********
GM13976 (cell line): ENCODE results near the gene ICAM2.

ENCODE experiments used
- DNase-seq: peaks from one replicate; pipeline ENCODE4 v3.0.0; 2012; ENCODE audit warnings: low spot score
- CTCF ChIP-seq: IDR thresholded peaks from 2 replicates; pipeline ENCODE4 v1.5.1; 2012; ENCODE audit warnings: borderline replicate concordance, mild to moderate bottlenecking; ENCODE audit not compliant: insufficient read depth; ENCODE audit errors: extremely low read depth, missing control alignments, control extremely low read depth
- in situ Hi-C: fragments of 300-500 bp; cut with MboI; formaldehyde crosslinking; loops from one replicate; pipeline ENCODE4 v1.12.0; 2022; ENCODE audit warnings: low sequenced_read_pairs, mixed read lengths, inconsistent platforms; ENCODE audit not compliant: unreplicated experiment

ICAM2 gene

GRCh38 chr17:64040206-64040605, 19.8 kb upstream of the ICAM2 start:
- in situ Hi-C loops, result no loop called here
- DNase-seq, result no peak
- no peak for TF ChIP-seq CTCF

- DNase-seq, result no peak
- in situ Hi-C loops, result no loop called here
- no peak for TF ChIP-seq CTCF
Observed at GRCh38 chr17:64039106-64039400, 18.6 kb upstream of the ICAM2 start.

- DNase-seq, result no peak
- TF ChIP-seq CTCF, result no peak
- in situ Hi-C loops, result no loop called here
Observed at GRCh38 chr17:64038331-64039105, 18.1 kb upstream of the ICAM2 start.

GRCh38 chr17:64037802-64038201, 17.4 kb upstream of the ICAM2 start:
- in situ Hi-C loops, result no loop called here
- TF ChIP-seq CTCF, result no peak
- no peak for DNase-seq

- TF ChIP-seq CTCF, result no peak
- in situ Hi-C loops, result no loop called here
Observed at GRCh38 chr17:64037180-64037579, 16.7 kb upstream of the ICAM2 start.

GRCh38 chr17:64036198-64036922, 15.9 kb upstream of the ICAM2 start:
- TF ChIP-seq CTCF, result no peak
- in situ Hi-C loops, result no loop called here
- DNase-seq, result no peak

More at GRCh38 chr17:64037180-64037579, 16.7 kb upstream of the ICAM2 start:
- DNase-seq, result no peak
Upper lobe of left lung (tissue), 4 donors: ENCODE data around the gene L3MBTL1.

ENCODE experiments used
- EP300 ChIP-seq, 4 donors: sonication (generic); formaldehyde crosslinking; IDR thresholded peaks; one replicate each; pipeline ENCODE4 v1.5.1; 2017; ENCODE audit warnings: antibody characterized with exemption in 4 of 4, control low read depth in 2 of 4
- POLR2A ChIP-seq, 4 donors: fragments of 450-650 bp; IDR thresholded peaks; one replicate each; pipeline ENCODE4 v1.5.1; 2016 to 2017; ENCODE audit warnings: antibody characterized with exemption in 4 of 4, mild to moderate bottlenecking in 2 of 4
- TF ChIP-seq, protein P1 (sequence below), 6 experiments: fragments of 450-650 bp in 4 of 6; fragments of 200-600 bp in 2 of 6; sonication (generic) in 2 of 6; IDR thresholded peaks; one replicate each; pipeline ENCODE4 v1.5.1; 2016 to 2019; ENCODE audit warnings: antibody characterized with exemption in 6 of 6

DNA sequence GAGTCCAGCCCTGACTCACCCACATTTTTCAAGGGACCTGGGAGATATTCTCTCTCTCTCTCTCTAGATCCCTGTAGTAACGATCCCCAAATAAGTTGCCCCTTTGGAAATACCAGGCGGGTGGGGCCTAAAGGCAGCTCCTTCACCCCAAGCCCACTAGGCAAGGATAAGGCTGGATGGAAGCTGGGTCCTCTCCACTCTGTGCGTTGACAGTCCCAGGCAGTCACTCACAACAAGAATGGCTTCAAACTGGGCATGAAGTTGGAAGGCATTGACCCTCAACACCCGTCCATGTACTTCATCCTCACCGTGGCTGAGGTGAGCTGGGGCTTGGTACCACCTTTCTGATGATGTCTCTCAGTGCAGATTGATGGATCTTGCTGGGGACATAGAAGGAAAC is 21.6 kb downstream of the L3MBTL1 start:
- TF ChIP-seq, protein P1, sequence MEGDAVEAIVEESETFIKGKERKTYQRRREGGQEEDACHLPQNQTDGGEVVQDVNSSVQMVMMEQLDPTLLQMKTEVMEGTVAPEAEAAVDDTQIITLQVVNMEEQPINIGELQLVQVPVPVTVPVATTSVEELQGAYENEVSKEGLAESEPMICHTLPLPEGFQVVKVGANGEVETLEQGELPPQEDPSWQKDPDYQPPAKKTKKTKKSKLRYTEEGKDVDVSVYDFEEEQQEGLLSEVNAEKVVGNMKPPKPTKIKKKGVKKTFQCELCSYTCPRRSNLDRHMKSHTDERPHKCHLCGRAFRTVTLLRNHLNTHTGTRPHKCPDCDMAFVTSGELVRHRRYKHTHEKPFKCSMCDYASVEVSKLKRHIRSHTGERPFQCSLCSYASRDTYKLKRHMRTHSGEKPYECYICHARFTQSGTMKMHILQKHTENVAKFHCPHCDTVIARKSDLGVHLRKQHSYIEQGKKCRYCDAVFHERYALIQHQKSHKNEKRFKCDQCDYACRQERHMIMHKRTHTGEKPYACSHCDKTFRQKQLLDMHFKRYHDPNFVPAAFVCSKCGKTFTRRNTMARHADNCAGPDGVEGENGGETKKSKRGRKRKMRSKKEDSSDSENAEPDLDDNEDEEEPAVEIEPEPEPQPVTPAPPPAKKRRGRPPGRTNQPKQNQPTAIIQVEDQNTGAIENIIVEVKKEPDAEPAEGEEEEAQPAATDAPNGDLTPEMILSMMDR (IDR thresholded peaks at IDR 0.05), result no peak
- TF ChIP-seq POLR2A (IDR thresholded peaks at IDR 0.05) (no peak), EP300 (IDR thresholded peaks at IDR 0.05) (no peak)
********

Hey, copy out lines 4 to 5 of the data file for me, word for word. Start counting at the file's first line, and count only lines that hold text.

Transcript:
- CTCF ChIP-seq: IDR thresholded peaks from 2 replicates; pipeline ENCODE4 v1.5.1; 2012; ENCODE audit warnings: borderline replicate concordance, mild to moderate bottlenecking; ENCODE audit not compliant: insufficient read depth; ENCODE audit errors: extremely low read depth, missing control alignments, control extremely low read depth
- in situ Hi-C: fragments of 300-500 bp; cut with MboI; formaldehyde crosslinking; loops from one replicate; pipeline ENCODE4 v1.12.0; 2022; ENCODE audit warnings: low sequenced_read_pairs, mixed read lengths, inconsistent platforms; ENCODE audit not compliant: unreplicated experiment